Eating the Dinosaur, if by dinosaur you mean journalism
Chuck Klosterman has carved a unique niche in journalism with his naval-gazing-Gonzo style of media criticism; punctuating his idiosyncratic observational wit with self-deprecating personal anecdotes. Moreover, the former SPIN senior writer is a contrarian pop-culture consumer who enjoys Weezer (even the new stuff), NBA basketball, Mad Men, Friday Night Lights, time travel and Animal Collective. Is it any wonder I’m a fan?
Still, reading Klosterman’s latest book Eating The Dinosaur, it dawned on me that if the Minnesota native is the natural progression of Hunter S. Thompson for the Pabst-set, than what we’re really seeing here is the point of no return.
Perhaps it should have been clear when Klosterman published his first fictional short-novel last year, but it is abundantly crystal now — interjecting himself into stories is no longer sufficient when he can get away without a story entirely.
Previous anthologies by Klosterman were collections of published works — but asides from a brief (albeit ongoing) discussion with Ira Glass and Errol Morris at the start of Eating, there is not a sign of journalism in sight. Klosterman has graduated to full-on media criticism, resulting in a series of essays that will definitely entertain and satisfy his fans, but also serves to turn him into essentially a very, very talented blogger.
In context, I suppose this was always to be expected. In an era where fame and celebrity are the most common pursuits du jour, Gonzoish writing has become the de-facto prosaic style of the internet and increasingly even established media columnists.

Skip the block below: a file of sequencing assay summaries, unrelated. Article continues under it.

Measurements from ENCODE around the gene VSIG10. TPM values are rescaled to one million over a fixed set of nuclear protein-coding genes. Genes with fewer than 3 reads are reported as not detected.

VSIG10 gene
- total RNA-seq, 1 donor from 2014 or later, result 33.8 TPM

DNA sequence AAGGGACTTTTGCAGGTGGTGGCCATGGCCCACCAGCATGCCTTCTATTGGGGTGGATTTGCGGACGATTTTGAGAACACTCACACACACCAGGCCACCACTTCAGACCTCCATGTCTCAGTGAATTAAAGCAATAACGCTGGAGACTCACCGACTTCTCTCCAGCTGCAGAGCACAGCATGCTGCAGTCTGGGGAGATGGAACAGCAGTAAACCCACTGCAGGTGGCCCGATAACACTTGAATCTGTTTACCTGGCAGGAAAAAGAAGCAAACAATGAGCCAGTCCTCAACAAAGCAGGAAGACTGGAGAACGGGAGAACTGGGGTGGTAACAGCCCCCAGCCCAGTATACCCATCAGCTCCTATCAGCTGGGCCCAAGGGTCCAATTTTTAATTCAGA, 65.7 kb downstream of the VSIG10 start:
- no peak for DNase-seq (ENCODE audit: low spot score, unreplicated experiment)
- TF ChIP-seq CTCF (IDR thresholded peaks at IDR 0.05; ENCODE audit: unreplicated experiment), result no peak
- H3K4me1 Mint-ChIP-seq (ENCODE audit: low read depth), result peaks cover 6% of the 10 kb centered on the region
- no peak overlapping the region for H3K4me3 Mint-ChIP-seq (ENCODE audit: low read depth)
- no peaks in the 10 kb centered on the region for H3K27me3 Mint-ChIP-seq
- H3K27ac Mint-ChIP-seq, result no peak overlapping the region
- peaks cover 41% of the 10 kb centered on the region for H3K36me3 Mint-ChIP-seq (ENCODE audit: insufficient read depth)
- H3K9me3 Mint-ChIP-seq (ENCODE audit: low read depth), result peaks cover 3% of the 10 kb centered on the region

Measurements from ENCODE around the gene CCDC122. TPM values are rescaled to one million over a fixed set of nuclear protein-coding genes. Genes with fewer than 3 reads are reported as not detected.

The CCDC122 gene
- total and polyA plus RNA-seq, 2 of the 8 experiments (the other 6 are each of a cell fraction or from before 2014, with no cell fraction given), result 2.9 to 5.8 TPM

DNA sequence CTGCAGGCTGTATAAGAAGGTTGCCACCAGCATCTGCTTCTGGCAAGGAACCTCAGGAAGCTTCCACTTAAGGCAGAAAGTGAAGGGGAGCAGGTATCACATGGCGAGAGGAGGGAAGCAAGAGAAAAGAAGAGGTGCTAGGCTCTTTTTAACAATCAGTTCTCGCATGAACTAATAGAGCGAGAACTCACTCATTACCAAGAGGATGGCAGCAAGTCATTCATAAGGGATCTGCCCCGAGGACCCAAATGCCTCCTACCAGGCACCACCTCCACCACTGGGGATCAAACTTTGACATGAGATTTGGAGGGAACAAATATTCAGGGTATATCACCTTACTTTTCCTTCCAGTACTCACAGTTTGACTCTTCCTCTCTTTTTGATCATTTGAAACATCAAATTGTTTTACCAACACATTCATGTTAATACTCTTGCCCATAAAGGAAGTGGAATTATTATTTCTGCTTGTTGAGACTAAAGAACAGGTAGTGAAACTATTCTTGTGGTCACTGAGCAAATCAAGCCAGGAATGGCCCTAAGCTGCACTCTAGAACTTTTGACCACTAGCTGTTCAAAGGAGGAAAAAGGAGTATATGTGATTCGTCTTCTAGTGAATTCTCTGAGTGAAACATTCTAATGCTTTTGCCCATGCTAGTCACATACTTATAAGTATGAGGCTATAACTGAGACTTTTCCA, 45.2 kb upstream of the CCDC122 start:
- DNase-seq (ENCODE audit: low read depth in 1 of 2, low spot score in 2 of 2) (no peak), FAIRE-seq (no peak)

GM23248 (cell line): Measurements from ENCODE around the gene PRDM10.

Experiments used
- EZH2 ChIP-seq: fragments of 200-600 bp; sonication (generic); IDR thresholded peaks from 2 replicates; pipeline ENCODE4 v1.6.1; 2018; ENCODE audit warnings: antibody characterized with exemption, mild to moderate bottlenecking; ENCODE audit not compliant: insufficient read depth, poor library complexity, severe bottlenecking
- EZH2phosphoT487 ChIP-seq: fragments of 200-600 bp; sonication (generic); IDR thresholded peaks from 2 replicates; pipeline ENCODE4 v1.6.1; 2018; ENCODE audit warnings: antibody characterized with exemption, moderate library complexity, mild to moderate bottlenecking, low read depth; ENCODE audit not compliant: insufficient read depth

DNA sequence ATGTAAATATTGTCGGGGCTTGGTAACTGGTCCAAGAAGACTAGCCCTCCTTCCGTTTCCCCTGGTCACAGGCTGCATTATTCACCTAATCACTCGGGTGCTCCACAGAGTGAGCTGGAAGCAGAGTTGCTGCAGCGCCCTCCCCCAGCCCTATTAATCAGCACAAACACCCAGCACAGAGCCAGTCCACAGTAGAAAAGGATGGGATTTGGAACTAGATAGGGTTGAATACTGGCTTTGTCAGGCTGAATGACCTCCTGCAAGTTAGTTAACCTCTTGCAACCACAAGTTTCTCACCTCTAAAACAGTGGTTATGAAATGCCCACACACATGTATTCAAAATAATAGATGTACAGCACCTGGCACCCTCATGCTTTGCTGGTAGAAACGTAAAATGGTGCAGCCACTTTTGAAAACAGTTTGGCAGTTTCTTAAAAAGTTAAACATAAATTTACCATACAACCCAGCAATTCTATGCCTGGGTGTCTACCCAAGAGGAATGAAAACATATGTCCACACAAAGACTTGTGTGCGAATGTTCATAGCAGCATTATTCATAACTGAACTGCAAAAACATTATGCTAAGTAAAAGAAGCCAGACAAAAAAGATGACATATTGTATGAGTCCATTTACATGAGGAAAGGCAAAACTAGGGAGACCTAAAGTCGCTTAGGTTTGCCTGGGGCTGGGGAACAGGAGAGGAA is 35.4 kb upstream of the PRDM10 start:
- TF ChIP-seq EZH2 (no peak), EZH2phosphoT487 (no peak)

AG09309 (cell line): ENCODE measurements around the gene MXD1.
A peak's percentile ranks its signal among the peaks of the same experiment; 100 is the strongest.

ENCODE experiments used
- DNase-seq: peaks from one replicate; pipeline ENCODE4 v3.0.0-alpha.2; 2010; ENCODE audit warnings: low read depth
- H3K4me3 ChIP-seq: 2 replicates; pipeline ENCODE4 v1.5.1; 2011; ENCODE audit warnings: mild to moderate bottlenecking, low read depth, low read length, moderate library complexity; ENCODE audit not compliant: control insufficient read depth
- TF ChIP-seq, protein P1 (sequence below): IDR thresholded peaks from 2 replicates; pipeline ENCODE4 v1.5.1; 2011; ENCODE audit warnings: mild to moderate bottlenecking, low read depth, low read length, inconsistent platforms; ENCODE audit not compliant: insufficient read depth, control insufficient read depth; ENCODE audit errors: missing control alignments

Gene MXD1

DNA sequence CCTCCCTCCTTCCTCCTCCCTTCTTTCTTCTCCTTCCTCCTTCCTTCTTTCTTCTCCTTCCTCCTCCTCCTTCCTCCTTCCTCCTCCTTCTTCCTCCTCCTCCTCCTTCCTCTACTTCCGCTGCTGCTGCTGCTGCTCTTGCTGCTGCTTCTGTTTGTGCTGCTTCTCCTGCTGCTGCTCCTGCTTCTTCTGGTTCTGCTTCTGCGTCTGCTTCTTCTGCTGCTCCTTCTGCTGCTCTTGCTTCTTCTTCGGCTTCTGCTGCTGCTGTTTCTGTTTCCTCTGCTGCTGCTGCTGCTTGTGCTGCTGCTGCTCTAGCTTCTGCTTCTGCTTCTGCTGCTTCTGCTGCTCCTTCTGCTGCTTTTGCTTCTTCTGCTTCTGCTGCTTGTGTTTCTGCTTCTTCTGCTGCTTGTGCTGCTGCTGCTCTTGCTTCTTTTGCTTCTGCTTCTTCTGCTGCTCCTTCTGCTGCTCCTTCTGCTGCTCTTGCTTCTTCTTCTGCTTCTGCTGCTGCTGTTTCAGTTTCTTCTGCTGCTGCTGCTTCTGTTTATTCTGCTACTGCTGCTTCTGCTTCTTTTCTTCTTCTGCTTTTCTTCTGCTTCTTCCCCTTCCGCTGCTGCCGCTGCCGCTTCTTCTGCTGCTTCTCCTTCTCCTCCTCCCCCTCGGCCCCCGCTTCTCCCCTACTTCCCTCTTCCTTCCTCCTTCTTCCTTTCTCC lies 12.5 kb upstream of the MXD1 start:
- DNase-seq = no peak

I’m frankly unsure how I feel about this. I don’t want to discuss The Death of Journalism, but there is most certainly a lot to consider about the abundance of opinions (mostly stupid) we now have to wade through on a daily, even hourly basis. As an unabashed consumer of pop-culture it is at the very least intriguing seeing the impact and evolution traditional journalism has had on todays status quo.
Despite my mild trepidation however, it’s tough to read Klosterman and not be amazed by his conversational aptitude. He might have indirectly helped create a monster, but the dude is still capable of writing circles around the average online smart ass. It should be noted that the most under appreciated (but important) facet of extrapolating your personality from Gonzo journalism is that you’d better have an interesting personality.
It’s no surprise that despite all the snark, what makes Klosterman so unique and successful is that he’s so damn astute most of the time, even when he’s not right. His ability to express simple ideas in brilliantly concise and colloquial terms is at times mind blowing. To wit:
Mad Men’s protagonist is Don Draper, a pathological liar who charms women by grabbing their vaginas in crowded restaurants.
– Chuck Klosterman, Eating The Dinosaur
I don’t know anybody else who could have crafted that sentence, but it’s more accurate in tone and detail than any of the many lines I’ve ever read about Don Draper or the show Mad Men. Similarly, there are times during Eating The Dinosaur when you realize — like any good conversationalist — Klosterman isn’t necessarily convincing, but at the very least he’s making interesting points, causing you to think about your own opinions.
He might not be breaking any stories but if there was one person I’d ever want to be trapped in an elevator with, it most certainly would be Natalie Portman. Followed very closely by Chuck Klosterman.